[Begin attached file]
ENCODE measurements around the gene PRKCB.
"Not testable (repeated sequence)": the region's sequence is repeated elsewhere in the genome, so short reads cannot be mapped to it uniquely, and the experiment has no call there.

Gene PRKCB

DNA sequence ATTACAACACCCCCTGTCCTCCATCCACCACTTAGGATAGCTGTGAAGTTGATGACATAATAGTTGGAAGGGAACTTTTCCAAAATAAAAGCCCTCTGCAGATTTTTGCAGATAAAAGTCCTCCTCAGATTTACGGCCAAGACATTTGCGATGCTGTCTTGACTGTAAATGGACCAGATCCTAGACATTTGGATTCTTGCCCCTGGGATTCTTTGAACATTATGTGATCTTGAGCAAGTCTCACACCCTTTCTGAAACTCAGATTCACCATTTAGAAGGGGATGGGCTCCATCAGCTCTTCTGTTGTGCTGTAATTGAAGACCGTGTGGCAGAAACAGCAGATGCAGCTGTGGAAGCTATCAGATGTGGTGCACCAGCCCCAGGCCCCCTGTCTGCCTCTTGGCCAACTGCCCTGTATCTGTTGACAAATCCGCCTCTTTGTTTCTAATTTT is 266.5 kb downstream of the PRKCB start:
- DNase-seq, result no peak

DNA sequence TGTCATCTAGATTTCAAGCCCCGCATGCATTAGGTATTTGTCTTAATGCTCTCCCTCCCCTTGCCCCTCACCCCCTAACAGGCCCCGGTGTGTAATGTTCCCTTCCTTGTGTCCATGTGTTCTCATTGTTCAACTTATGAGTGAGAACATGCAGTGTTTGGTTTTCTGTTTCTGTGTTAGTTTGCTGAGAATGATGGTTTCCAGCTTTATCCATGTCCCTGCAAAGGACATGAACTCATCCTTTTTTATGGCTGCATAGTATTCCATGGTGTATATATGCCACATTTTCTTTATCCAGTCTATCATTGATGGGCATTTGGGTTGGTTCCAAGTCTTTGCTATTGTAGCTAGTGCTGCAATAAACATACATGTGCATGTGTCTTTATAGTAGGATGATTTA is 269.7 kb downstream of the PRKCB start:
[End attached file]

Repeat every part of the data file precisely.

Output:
ENCODE measurements around the gene PRKCB.
"Not testable (repeated sequence)": the region's sequence is repeated elsewhere in the genome, so short reads cannot be mapped to it uniquely, and the experiment has no call there.

Gene PRKCB

DNA sequence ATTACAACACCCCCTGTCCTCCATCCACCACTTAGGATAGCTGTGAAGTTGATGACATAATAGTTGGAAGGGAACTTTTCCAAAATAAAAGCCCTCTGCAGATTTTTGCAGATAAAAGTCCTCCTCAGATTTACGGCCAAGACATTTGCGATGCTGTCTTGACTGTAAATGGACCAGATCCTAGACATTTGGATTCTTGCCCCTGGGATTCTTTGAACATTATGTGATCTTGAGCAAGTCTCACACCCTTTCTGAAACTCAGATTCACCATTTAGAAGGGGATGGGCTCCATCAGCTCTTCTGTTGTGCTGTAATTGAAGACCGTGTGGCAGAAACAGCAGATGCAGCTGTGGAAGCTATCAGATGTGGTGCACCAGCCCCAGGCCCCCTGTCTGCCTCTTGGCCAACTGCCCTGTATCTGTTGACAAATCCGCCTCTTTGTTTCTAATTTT is 266.5 kb downstream of the PRKCB start:
- DNase-seq, result no peak

DNA sequence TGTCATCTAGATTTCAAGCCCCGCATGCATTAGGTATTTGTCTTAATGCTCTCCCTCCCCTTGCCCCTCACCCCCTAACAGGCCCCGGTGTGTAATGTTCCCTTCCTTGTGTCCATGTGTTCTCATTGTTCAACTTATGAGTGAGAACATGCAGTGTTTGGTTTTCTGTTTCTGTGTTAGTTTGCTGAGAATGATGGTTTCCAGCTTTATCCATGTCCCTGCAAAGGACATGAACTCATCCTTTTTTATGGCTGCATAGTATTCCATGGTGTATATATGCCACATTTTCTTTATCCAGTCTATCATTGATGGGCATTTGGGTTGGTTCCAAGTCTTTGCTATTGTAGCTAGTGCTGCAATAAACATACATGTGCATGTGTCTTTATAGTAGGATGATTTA is 269.7 kb downstream of the PRKCB start: